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In the case of commodities, what goes up must come down, suggests FT Alphaville's Neil Hume, who...

In the case of commodities, what goes up must come down, suggests FT Alphaville's Neil Hume, who wonders what this up-and-away chart would have looked like without the threat of Iran and the fervor of gold bugs.
Comments (7)
  • wyostocks
    , contributor
    Comments (8229) | Send Message
     
    Stupid thesis.
    The fact is that threats, droughts, and perils of all sorts exist in the real world and are factored into everything.
    3 Sep 2012, 09:57 AM Reply Like
  • robgra
    , contributor
    Comments (376) | Send Message
     
    The 1st comment was more insightful than the article.
    3 Sep 2012, 09:57 AM Reply Like
  • kmi
    , contributor
    Comments (4040) | Send Message
     
    I don't feel Iran is propping up the price of oil right now and I doubt there are enough gold bugs to drive the prices in gold the way ts happened over the last decade...

     

    But, I will agree that in the last decade China's growth binge and the West's debt fueled consumption will inevitably slow down and bring some kind of reversion to that spike....

     

    And unfortunately for the believers in some kind of global growth story driving ever increasing commodity consumption, India, Africa, and most other potential 'growth' locales look rather unlikely to pick up the slack.
    3 Sep 2012, 10:12 AM Reply Like
  • css1971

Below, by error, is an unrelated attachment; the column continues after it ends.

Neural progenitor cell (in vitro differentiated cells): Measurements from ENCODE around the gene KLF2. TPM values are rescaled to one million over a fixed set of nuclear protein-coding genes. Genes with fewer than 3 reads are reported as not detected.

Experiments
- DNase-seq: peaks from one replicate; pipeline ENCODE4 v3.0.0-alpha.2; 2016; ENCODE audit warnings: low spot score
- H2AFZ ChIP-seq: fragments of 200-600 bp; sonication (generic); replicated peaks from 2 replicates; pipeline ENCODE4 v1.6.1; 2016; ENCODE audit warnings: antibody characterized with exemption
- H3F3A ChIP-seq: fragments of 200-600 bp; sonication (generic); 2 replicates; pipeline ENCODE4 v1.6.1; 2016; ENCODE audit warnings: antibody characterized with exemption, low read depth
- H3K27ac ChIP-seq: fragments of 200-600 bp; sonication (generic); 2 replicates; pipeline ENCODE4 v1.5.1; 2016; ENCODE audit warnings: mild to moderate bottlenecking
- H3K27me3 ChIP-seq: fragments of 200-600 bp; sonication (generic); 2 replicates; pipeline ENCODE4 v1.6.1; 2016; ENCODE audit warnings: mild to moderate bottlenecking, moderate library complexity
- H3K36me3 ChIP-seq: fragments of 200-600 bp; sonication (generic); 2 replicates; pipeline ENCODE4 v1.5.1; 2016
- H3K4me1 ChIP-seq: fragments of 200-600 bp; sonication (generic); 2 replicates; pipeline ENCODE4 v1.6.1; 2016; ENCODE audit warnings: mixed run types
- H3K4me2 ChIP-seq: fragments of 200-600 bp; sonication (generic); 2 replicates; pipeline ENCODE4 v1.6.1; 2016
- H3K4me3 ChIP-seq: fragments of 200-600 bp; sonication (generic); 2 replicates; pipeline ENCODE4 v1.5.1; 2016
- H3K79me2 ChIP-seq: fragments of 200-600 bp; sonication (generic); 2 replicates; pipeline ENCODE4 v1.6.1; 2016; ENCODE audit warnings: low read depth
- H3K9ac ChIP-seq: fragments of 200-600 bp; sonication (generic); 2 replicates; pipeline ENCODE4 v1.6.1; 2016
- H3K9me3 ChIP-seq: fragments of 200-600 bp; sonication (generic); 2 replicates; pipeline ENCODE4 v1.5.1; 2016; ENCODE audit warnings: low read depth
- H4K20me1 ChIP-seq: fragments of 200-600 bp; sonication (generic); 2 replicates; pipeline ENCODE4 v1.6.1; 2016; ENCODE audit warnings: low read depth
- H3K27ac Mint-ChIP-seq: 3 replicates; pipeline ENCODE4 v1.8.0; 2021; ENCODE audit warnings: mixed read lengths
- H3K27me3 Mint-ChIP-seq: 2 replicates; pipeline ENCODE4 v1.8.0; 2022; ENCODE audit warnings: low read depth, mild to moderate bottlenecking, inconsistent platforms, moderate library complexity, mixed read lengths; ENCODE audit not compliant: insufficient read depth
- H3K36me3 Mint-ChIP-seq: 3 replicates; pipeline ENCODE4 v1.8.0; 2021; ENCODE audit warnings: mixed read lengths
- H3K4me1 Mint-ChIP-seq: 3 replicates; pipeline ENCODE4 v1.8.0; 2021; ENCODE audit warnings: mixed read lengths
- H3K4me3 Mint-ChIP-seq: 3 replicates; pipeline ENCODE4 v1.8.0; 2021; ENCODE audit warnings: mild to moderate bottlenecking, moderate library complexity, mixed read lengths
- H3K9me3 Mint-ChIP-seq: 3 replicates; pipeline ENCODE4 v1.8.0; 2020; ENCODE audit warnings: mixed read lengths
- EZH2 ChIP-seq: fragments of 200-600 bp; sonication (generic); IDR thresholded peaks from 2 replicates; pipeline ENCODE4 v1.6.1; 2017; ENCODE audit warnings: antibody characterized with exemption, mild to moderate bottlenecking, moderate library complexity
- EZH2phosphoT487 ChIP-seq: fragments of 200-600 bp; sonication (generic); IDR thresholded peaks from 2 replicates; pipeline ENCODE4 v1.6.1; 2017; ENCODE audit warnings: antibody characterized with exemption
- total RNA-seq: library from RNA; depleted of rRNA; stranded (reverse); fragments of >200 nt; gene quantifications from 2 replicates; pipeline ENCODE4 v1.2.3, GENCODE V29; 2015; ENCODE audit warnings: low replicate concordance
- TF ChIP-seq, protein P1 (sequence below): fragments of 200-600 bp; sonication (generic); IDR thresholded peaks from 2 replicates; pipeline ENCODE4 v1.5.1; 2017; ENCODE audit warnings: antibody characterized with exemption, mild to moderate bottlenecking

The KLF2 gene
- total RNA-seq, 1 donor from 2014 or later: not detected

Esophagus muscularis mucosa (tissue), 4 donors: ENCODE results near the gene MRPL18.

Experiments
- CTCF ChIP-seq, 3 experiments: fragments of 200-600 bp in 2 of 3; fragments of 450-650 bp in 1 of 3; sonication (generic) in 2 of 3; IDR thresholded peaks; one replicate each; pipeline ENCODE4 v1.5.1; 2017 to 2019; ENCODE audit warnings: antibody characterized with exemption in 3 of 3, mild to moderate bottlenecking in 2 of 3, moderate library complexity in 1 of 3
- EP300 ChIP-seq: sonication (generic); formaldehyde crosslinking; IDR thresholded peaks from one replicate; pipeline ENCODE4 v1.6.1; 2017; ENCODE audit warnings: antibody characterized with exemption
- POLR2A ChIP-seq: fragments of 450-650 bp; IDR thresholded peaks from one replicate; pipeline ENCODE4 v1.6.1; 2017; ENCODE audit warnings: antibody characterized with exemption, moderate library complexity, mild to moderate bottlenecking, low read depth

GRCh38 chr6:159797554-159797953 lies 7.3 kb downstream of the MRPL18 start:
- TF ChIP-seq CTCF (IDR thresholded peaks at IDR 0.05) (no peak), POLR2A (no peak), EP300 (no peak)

, contributor
    Comments (870) | Send Message
     
    It's simply 2% inflation. Oh wait...

     

    Wheat, corn, rice etc. All the same, no gold bugs there, no war there.

     

    http://bit.ly/RdkNI9
    http://bit.ly/SdWwc9
    http://bit.ly/RdkNIh

     

    Just accept the fact you're not as rich as you were 5 years ago.
    3 Sep 2012, 11:45 AM Reply Like
  • pib
    , contributor
    Comments (10) | Send Message
     
    Golly, are Neil and/or Neil's friends short the commodity sector. Hang in there buddy because if you liked to sell at these prices-now you will have the opportunity to average in a better (higher) price, at least, I think in the near term for metals and liquid gold. Every thing is near term these days---risk on, risk off baby.
    3 Sep 2012, 11:56 AM Reply Like
  • Venerability
    , contributor
    Comments (3048) | Send Message
     
    Who is Neil Hume?

     

    And why?
    3 Sep 2012, 12:51 PM Reply Like
  • youngman442002
    , contributor
    Comments (5131) | Send Message
     
    I think paper money should be considered a commodity...as it is going up, up , and away....trillions more...you get to pick the color of your paper though....pretty stuff really
    3 Sep 2012, 05:11 PM Reply Like
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